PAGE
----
THERE are three reasons why Waiting Patiently’s brilliant win at Kempton was celebrated so warmly after Malcolm Jefferson’s exciting chaser extended his unbeaten run over fences to five.
First, this top-class horse confirmed his prowess and potential with an emphatic victory – he deserves his place in forthcoming Grade One races provided the ground is sufficiently soft.
Second, there is tremendous goodwill towards Malton trainer Malcolm Jefferson, one of the great gentlemen of National Hunt racing, as he continues to battle ill-health.
Third, the result reaffirmed the revival of Northern jump racing following the high-profile successes of Middleham trainer Jedd O’Keeffe’s Sam Spinner and notable wins enjoyed by Simply Ned and Guitar Pete from the Cumbrian yard of Nicky Richards.
As Waiting Patiently’s jockey Brian Hughes told The Yorkshire Post, trainers in the North are certainly good enough if they have the right horses and recent results do demonstrate this.
Even more encouragingly, the North Yorkshire rider believes there is more to come from a horse who could, in his opinion, excel at any distance between two and three miles.
Second in last year’s title race, and the undisputed top rider in the North, the former champion apprentice was content to bide his time in the Listed 32Red Casino Chase against proven performers like Grade One winner God’s Own and former Hennessy hero Smad Place.
Jumping economically, Hughes made his move on the Richard Collins-owned horse turning for home, taking closer proximity at the third last after a clear run on the inner and headed Harry Cobden’s mount Art Mauresque at the penultimate fence.
From there, Waiting Patiently streaked clear to win by eight effortless lengths and pass the sternest test of his fledgling career with flying colours – the warmth of the cheers more than 200 miles away at Wetherby, as racegoers huddled in a betting office, showed what this result meant to the sport.
Next month’s Grade One Ascot Chase is a possibility – and the victor already holds eyecatching entries in both the two-mile Queen Mother Champion Chase, and mid-distance Ryanair Chase, at the Cheltenham Festival.
“I’m very pleased. He had to step up – and he did,” said Hughes. “He was taking on good experienced chasers. It was his biggest test to date and he passed it.”
The rider was also not surprised by Waiting Patiently stretching clear of his rivals. “Without being cocky, I was pretty sure he had plenty left,” he said.
“He’s a very accurate jumper. He has enough pace to win over two miles. The way he stayed on at Kempton, he could possibly stay three miles.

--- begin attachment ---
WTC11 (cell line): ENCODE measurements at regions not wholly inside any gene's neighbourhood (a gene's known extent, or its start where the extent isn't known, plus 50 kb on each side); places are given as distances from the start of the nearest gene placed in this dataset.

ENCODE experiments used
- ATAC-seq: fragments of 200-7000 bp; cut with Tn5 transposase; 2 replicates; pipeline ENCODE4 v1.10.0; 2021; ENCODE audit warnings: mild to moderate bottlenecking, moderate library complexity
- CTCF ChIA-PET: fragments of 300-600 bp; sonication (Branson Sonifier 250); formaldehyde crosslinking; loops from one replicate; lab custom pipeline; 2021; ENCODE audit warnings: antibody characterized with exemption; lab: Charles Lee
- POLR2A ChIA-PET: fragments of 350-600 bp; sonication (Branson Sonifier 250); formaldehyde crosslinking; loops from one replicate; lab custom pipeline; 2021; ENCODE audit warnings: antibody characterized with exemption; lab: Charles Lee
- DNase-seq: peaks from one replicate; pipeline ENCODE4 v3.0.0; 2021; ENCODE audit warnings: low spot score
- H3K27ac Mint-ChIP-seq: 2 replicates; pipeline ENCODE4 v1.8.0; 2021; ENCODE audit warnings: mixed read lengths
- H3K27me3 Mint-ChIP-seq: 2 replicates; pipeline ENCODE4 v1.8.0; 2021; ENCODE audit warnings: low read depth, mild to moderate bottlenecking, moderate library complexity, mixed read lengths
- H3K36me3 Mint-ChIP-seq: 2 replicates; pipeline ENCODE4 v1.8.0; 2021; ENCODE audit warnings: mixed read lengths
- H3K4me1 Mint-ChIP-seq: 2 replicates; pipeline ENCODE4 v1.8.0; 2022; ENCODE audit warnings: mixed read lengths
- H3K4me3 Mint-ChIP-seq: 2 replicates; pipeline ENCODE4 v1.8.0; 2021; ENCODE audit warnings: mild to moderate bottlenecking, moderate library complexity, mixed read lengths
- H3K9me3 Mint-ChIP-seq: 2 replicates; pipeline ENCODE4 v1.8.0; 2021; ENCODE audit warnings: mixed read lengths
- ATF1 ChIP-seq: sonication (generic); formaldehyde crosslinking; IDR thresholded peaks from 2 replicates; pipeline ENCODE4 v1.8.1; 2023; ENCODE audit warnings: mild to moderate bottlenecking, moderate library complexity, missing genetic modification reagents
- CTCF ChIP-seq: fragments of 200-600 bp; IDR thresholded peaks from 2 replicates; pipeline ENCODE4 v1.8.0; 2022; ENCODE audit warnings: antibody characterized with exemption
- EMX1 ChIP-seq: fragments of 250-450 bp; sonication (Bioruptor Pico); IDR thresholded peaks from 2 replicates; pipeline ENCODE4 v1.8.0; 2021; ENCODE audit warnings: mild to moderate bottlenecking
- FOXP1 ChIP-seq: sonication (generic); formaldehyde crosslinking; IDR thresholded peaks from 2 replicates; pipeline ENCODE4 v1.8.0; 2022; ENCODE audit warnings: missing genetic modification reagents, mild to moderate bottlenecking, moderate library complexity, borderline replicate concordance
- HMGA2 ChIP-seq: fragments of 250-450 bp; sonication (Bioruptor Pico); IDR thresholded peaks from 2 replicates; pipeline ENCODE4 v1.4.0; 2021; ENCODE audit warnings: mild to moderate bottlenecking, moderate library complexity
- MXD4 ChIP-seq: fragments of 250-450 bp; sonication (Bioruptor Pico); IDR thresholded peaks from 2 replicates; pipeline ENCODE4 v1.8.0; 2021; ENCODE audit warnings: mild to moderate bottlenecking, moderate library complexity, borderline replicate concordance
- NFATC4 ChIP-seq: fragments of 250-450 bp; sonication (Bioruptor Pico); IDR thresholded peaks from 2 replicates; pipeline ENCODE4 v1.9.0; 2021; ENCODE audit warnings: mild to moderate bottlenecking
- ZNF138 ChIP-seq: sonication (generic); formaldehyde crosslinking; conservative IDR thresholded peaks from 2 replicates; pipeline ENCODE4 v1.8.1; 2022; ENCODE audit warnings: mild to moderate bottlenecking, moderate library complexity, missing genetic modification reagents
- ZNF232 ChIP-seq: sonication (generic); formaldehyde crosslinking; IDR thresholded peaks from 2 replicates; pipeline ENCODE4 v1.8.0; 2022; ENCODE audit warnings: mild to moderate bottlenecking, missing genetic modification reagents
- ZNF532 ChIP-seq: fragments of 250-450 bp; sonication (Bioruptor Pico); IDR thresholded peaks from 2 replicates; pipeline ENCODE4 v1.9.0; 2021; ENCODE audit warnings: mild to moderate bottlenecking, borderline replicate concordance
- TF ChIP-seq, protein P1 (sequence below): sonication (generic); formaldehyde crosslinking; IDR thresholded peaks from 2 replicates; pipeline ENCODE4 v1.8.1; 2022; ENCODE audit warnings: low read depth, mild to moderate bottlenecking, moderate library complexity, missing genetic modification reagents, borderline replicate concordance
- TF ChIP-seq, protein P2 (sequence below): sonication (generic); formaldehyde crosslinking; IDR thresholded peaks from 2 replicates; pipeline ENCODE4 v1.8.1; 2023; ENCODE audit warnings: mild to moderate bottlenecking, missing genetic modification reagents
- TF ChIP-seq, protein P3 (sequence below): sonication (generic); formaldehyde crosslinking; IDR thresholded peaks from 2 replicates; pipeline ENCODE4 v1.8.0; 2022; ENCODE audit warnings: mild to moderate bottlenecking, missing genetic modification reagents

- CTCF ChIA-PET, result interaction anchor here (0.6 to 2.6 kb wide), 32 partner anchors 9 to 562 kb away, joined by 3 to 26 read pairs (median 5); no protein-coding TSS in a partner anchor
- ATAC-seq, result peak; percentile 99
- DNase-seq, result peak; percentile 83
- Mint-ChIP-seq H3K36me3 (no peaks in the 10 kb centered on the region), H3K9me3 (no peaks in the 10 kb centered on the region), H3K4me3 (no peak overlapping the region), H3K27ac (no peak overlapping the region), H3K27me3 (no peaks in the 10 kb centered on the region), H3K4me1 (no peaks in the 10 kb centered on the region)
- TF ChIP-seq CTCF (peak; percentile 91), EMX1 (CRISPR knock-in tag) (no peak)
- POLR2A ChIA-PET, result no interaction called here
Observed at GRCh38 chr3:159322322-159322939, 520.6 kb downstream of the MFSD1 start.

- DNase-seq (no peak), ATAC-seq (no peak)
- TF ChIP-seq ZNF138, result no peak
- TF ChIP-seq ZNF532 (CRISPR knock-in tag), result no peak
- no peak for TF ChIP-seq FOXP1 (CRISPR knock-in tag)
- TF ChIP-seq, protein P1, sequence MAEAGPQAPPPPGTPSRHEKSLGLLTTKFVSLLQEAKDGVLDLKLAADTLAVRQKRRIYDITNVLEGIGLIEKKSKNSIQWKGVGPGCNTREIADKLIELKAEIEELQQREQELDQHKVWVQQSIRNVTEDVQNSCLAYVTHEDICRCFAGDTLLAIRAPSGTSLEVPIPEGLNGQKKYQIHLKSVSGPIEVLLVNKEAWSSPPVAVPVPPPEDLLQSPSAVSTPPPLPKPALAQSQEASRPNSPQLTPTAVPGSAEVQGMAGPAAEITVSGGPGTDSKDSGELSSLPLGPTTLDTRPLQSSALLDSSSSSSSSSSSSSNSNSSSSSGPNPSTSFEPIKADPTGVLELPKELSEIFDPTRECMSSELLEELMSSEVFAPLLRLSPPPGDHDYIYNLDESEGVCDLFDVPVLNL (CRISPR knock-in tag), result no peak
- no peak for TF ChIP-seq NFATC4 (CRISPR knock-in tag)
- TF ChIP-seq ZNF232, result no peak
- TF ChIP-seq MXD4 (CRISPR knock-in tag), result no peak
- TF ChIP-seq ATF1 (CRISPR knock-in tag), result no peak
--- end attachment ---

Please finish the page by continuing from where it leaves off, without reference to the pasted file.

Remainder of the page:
“He’s only had five races over fences and is still improving. He likes soft ground. He’s not a bad mover, but the owner is quite keen to run on soft.”
Asked about future plans, Hughes says he will leave it to others. “I wouldn’t have a clue,” he joked. “I don’t think that far ahead. I leave it to the trainer and owner. I just do the riding.”
That said, there’s real hope that Waiting Patiently, originally trained by the now retired Keith Reveley, could provide Hughes with the landmark Grade One success that his flourishing career deserves and add to his two Cheltenham Festival wins to date.
However the aforementioned Jefferson’s daughter and assistant Ruth stressed that conditions must not be too quick for a horse who missed a number of high-profile target last month because of a cold.
“There’s not a lot of races about for him and we will have to look at the next step up and if the ground is good to soft or soft we will give the Ascot Chase a go,” she said.
“Smad Place and God’s Own are getting on a little bit, but they do set a nice standard. He has done really well on soft ground and he has looked really well on soft/heavy ground. He has had to run on something a bit quicker today and prove he was as good.
“I like the way he quickened between the second-last and the last and galloped to the line. I was really pleased with that and his jumping.
“He is quite a heavy horse. He is not very big, but stocky and we would want to make sure it is genuine good to soft or worse before we risk him. The weather gods are out of my control so we will keep him in at Cheltenham.”
There was further success for the Jefferson stable shortly after Waiting Patiently’s success when Black Ivory prevailed in Warwick’s Pertemps Network Handicap Hurdle under Jamie Hamilton.
The conditional rider, described by eight-times champion jockey Peter Scudamore as one of the North’s best prospects, hit the front after the last and could now try and qualify for the Pertemps Final at the Cheltenham Festival.
This is the race that Jefferson’s Cape Tribulation won in 2012 before prevailing at Aintree, a feat that was also repeated in the same year by stablemate Attaglance.
“Black Ivory is a horse we’ve always thought a lot of,” added Hughes.
“It was a very good day for the yard – and the North.”